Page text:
I was raised to believe in God. My father was Catholic, my mother was Protestant. It was a very confusing childhood. On TV, evolution was taught to be the factual truth, while every city my family brought me to had an a occult to follow. Buddhism was soothing, while Taoism was economical, the Jewish were rich, while the Hindi were loving – so many faiths surrounded me, and it seemed we all had a problem with our parents thrusting their preferred beliefs on their children, as if we were compensating for their doubt in being in the wrong religion.
Placed in private school since kindergarten, I’ve dealt with the overzealous “I am holier than thou” Christians to the creepy bible thumpers who troll you online. But going to Village Christian High at the turn of the century, I met a completely different religion – one that didn’t need a faith. They called themselves Atheists. Much like most kids, they had problems with their parents too, but unlike us they’re parents put them through therapy. Rather than demon possession or accusations of ungodly sins, these kids were blamed for having personal problems with themselves – relieving their parents from the responsibility of actual parenting. When religious parents needed this same fix, they would turn to priests, pastors, rabbis, and monks. We would say that there was a reason for the problem, much like a Therapist, and give a verbal remedy, much like Psychologists. The only funny thing that differentiated us though were the drugs. When we were told to pray, these kids would come to class with a pill to make them happy: anti-depressants. In a way, this made me jealous. On the other hand, it made me reconsider religion. The point is, I started to think about enduring the living, rather than fearing death.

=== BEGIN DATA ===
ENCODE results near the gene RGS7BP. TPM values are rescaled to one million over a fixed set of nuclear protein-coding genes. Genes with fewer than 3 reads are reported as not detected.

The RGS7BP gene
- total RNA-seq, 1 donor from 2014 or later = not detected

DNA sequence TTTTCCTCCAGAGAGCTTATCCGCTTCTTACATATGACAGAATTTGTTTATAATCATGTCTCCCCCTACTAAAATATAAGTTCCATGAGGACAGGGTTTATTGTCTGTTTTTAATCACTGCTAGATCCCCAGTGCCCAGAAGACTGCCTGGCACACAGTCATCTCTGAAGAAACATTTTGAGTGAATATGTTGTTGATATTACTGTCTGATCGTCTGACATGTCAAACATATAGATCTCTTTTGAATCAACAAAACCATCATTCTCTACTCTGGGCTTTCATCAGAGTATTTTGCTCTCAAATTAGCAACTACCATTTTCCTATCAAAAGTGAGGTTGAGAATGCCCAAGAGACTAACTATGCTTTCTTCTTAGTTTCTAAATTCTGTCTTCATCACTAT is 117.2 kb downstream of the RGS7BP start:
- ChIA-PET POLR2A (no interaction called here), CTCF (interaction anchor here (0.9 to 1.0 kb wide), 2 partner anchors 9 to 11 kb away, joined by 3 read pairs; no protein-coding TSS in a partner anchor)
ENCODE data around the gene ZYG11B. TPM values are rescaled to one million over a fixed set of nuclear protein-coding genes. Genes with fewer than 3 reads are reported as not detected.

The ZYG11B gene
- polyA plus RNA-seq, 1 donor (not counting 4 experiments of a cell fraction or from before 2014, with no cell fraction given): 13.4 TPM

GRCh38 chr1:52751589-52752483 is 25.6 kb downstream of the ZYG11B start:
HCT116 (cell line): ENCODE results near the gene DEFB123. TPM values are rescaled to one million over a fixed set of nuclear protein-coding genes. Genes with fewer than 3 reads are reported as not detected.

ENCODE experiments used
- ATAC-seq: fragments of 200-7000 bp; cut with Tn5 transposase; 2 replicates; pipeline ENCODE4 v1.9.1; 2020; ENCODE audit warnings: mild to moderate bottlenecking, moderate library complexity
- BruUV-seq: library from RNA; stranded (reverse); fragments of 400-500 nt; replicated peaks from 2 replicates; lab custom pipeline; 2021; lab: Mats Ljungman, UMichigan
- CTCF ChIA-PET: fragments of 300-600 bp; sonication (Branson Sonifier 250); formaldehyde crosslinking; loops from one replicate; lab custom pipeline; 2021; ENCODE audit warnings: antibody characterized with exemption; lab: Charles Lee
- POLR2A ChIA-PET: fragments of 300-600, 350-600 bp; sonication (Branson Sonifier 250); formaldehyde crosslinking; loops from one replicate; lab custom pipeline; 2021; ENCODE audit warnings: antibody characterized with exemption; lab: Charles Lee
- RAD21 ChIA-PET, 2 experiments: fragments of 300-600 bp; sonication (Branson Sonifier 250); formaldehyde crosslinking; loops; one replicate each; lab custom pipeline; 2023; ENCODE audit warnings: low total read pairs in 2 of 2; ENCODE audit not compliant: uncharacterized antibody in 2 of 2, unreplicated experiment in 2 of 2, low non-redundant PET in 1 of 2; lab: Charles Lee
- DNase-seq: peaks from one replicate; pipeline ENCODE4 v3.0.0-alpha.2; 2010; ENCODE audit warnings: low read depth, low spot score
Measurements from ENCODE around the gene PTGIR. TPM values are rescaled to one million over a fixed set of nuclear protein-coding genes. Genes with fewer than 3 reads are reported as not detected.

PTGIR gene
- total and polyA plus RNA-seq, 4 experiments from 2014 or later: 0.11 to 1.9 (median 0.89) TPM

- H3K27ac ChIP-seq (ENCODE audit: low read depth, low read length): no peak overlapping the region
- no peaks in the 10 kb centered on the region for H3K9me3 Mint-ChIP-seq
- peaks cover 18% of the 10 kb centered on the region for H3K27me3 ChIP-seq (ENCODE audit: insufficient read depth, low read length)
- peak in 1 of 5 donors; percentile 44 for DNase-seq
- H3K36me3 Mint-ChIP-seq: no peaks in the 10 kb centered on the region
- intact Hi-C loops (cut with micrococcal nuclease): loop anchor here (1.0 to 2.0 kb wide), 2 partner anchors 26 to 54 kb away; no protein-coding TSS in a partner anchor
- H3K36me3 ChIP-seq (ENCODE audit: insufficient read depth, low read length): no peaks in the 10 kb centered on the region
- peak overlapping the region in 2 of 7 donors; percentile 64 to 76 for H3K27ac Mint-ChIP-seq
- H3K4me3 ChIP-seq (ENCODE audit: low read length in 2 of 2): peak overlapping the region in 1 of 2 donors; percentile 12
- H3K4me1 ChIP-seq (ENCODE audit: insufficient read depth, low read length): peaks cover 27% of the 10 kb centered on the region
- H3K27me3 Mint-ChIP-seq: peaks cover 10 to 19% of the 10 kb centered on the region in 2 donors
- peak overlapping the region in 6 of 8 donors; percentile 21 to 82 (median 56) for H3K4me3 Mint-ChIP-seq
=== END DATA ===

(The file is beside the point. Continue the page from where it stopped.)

I mean, put yourself in the shoes of a Psychiatrist. Now imagine what would happen when your client was the devil himself. Can you imagine how hard it must be to tell Satan that Hell isn’t bad, and that God made a mistake? That’s how I felt about my experience with Atheists, and the Christians who then turned Agnostic after these Atheists moved into our school. I don’t know who’s bright idea it was to mix these kids in with guilt-convicting self-righteous Jesus freaks without learning or living as one, but thanks to it, I began to ask better questions than “What does God sound like?”
So then, I began to write personal sessions by myself, and would talk to everyone about believing in an invisible Deity and their purpose in life. Its incredible how many people couldn’t live with themselves, and how the practice of worship and fellowship is universal in being human. Even knowing a certain movie with a certain clique gave people a peace of mind. It felt as though anything could be a religion. And during my high school years, I felt that mine was writing. And so I wrote.
The pages of self reflection I collected in my journal turned into a script, and soon I turned it into a character. In mafia movies, they would turn to the Church for forgiveness, but in this case, I had the Black Shade turn to Dr. Gentry – an ex-exorcist turned paranormal therapist. At first, the character was just a side role for the Black Shade to develop through the story, but after a few short stories and a couple of Plays, Dr. Gentry grew into the keystone of the whole story. The more we wrote, the larger our cast of characters grew, and when each character became a complex creature, the main person to tame these beasts became the modern soothsayer: Dr. Gentry.